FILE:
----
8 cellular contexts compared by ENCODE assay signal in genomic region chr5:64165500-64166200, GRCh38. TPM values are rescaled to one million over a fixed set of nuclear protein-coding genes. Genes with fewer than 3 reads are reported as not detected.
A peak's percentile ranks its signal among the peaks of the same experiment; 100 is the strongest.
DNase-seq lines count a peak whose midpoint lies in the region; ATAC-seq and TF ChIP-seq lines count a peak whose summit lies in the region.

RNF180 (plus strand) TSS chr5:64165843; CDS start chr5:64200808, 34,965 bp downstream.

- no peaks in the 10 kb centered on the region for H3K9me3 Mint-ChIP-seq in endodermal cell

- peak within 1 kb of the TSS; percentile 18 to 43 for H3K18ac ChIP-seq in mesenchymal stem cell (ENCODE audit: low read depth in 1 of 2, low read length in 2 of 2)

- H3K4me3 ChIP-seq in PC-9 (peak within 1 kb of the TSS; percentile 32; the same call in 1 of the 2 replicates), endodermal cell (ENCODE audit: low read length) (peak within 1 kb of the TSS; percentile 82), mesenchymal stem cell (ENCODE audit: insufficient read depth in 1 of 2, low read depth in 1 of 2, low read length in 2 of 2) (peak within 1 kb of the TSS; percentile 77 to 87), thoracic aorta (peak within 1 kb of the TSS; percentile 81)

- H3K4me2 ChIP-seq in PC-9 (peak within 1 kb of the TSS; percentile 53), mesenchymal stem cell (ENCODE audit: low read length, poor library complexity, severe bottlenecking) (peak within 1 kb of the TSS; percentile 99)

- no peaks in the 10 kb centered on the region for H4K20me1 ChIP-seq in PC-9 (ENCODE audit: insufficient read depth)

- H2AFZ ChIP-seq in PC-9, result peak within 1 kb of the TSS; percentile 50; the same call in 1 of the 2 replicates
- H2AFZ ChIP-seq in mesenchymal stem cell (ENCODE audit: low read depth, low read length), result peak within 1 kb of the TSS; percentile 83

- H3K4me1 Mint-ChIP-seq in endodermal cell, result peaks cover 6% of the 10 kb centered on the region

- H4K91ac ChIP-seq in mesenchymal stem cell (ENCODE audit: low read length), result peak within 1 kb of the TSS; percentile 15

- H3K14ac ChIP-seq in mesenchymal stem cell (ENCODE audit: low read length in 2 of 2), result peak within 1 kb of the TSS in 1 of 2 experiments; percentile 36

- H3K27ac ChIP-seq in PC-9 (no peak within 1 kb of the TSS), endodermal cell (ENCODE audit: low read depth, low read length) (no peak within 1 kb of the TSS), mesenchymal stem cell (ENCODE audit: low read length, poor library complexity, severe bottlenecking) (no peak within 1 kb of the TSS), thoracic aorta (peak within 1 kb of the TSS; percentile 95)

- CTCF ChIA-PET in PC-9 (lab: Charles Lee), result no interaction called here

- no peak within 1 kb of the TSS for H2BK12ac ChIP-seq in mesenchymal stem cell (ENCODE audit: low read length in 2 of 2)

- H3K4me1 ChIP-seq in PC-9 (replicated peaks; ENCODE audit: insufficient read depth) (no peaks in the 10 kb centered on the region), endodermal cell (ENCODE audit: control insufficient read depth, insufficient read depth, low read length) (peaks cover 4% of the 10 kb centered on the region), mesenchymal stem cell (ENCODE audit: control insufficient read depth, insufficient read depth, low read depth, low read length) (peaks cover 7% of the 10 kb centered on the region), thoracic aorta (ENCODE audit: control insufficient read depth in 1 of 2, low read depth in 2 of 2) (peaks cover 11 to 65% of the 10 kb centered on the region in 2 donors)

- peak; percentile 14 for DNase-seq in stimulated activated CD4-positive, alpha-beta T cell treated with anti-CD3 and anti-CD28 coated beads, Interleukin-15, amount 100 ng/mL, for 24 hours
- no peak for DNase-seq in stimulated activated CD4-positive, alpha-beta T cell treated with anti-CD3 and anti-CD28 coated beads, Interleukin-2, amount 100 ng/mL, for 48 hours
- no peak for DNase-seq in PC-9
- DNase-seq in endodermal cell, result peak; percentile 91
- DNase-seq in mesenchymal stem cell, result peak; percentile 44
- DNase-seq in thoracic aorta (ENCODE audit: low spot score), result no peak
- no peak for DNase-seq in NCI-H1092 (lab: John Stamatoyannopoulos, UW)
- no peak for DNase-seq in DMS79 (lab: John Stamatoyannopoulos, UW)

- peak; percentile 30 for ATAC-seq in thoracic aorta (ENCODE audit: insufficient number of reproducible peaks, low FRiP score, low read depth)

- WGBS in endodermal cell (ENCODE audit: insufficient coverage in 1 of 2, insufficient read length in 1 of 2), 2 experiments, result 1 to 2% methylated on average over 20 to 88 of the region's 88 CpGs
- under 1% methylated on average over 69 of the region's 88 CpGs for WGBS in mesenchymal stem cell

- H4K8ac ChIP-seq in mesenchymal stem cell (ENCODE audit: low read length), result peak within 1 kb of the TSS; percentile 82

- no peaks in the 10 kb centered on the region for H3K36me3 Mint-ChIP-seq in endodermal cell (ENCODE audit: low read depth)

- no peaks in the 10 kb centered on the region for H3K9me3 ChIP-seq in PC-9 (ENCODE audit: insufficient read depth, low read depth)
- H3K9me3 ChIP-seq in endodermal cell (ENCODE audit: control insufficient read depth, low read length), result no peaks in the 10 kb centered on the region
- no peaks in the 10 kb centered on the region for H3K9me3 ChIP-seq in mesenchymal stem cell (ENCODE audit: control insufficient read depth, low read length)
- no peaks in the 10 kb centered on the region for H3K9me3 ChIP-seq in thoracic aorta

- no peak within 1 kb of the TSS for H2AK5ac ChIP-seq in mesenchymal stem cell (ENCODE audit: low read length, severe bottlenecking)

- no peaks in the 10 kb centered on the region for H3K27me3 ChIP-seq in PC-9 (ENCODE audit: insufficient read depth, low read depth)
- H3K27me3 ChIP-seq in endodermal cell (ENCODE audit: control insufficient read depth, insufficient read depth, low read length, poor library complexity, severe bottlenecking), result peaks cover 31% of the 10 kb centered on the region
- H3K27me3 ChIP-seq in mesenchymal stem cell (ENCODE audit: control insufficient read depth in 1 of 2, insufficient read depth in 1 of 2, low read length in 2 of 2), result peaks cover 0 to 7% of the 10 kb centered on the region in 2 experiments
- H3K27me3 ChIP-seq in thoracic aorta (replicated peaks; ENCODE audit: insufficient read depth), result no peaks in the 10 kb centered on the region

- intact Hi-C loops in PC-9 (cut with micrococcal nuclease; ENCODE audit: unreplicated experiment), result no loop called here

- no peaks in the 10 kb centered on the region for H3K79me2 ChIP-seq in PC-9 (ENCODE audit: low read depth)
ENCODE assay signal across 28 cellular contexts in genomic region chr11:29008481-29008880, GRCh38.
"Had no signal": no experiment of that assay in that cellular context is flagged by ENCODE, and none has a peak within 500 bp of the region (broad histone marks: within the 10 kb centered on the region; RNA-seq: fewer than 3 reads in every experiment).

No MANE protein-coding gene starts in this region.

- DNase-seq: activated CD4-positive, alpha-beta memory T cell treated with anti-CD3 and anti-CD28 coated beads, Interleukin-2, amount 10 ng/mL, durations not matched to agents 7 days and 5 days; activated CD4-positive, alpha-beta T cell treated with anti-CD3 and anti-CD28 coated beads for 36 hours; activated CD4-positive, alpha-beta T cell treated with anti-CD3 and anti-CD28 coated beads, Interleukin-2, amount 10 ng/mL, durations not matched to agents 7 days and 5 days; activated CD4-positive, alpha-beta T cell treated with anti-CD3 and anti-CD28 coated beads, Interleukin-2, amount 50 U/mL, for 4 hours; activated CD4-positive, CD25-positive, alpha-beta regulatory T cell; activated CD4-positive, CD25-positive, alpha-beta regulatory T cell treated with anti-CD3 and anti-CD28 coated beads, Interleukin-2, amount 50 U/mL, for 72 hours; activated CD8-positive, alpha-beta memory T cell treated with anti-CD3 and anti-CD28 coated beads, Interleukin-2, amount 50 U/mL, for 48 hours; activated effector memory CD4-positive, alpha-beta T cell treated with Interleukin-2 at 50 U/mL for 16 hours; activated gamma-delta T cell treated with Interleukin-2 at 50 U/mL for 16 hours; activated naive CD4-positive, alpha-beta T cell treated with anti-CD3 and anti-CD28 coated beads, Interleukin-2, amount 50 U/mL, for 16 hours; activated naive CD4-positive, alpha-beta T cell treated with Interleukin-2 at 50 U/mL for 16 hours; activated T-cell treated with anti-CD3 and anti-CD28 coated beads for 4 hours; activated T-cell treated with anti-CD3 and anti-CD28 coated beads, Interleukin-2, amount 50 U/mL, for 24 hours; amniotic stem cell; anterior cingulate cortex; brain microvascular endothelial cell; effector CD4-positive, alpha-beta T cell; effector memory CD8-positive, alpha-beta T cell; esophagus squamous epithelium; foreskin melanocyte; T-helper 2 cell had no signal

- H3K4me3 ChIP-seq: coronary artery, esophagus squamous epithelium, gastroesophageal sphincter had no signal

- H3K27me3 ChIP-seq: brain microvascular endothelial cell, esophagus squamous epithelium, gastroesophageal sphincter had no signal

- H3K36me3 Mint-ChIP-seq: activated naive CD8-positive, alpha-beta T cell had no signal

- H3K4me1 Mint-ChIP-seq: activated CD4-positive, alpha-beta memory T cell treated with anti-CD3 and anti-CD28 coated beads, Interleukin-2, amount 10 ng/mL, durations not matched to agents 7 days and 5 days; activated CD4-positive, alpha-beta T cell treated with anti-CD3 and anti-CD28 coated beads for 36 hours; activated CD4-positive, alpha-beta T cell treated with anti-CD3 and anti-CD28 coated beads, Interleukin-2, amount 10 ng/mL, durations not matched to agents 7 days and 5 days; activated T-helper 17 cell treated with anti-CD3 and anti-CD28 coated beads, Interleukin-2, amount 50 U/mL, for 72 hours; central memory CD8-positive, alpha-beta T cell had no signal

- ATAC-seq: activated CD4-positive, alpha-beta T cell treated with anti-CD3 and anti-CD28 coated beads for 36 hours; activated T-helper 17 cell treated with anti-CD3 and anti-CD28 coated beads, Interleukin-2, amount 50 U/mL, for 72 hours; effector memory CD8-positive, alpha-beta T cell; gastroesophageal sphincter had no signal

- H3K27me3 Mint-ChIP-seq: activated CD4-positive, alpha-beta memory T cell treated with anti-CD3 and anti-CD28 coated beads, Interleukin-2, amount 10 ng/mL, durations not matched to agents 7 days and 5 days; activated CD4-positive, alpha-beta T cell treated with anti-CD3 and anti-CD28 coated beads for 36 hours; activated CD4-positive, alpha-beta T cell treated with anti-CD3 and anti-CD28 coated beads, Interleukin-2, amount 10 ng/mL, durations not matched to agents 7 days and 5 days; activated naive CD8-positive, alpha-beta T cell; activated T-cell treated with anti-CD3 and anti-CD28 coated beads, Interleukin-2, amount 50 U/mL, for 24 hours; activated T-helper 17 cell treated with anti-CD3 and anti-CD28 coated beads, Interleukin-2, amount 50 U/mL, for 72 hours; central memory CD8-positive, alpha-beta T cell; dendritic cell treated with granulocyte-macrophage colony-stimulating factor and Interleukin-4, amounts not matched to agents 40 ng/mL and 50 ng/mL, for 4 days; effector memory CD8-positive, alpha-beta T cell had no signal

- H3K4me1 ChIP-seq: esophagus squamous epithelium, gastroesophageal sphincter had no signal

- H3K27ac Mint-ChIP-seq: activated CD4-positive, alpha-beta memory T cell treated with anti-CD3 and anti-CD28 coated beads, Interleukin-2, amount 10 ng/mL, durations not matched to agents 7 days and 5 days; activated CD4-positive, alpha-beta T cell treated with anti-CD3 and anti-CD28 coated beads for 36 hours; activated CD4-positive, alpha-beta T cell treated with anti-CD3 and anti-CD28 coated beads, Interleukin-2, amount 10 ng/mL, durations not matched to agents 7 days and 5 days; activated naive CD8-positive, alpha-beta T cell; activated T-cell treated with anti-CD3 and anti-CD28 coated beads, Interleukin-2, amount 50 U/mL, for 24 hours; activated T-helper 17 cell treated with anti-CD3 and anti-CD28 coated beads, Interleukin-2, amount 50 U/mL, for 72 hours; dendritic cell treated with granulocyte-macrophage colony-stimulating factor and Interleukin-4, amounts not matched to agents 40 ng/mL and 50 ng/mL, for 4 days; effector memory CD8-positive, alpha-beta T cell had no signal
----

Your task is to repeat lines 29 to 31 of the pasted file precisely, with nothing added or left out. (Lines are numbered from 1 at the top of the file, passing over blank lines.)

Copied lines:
- under 1% methylated on average over 69 of the region's 88 CpGs for WGBS in mesenchymal stem cell

- H4K8ac ChIP-seq in mesenchymal stem cell (ENCODE audit: low read length), result peak within 1 kb of the TSS; percentile 82

- no peaks in the 10 kb centered on the region for H3K36me3 Mint-ChIP-seq in endodermal cell (ENCODE audit: low read depth)